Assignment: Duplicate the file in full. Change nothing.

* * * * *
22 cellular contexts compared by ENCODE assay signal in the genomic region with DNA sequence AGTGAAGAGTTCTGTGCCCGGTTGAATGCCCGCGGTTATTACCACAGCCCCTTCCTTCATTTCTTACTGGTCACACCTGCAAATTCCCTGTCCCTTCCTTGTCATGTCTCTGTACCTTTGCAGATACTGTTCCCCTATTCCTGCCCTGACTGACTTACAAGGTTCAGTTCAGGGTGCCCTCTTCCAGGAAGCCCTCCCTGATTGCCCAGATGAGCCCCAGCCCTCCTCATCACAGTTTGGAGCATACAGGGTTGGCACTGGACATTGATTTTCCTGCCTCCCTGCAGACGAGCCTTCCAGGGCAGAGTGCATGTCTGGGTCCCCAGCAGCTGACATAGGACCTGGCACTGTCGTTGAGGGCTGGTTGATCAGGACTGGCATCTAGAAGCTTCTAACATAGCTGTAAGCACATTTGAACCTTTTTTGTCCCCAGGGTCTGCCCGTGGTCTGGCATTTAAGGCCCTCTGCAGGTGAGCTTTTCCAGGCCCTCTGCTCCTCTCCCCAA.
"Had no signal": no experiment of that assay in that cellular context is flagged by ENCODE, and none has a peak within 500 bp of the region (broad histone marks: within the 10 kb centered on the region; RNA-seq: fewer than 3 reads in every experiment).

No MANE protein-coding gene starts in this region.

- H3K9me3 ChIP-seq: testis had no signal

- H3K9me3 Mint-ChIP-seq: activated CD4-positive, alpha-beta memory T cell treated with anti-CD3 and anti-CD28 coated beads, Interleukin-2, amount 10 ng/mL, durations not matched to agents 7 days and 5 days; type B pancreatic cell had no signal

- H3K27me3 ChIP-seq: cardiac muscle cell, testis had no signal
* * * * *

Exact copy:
22 cellular contexts compared by ENCODE assay signal in the genomic region with DNA sequence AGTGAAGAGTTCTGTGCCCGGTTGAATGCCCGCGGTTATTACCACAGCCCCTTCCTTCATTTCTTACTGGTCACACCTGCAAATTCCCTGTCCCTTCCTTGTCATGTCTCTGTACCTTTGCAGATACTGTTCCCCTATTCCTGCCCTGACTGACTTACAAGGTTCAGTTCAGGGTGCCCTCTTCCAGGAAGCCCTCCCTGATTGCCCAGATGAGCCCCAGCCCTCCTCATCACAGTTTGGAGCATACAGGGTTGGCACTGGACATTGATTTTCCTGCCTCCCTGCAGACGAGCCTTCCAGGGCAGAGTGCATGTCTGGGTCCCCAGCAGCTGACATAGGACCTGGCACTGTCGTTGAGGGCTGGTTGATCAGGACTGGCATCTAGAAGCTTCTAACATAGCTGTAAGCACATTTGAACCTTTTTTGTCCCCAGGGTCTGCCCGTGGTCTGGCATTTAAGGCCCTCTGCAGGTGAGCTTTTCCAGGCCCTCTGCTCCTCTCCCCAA.
"Had no signal": no experiment of that assay in that cellular context is flagged by ENCODE, and none has a peak within 500 bp of the region (broad histone marks: within the 10 kb centered on the region; RNA-seq: fewer than 3 reads in every experiment).

No MANE protein-coding gene starts in this region.

- H3K9me3 ChIP-seq: testis had no signal

- H3K9me3 Mint-ChIP-seq: activated CD4-positive, alpha-beta memory T cell treated with anti-CD3 and anti-CD28 coated beads, Interleukin-2, amount 10 ng/mL, durations not matched to agents 7 days and 5 days; type B pancreatic cell had no signal

- H3K27me3 ChIP-seq: cardiac muscle cell, testis had no signal